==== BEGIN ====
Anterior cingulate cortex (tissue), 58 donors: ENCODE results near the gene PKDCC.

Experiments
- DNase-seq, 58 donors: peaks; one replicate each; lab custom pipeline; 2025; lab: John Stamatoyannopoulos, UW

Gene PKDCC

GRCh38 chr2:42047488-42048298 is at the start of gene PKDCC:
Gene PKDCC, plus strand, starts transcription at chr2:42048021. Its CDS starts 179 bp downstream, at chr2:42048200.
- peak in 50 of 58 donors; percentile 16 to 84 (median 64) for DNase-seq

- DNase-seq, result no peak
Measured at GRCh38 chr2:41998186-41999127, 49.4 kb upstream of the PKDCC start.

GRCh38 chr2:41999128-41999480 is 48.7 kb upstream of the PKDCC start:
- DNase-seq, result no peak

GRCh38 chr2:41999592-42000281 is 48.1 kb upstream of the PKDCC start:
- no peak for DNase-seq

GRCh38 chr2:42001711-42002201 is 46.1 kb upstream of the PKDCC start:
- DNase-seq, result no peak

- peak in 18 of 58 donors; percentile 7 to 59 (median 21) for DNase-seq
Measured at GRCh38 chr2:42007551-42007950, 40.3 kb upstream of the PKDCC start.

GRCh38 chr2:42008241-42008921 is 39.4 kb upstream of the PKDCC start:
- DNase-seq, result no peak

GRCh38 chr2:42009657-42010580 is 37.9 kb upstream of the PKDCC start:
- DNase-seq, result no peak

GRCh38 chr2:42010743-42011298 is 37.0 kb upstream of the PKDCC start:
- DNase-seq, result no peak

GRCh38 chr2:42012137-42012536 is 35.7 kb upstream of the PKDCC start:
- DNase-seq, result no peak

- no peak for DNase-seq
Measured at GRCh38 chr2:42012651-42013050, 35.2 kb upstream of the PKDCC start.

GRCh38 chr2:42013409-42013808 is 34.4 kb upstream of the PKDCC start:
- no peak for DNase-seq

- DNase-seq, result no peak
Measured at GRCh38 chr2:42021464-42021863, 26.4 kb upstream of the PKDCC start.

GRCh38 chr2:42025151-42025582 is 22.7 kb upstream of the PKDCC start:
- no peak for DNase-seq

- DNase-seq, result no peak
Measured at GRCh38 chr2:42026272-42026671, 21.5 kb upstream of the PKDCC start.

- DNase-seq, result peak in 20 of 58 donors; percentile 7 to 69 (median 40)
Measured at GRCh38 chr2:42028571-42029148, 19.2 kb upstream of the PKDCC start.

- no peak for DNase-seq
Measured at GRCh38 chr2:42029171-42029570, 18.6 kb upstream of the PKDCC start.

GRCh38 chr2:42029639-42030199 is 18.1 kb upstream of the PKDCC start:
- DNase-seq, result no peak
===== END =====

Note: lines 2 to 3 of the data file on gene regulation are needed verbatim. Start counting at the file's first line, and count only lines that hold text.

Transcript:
Experiments
- DNase-seq, 58 donors: peaks; one replicate each; lab custom pipeline; 2025; lab: John Stamatoyannopoulos, UW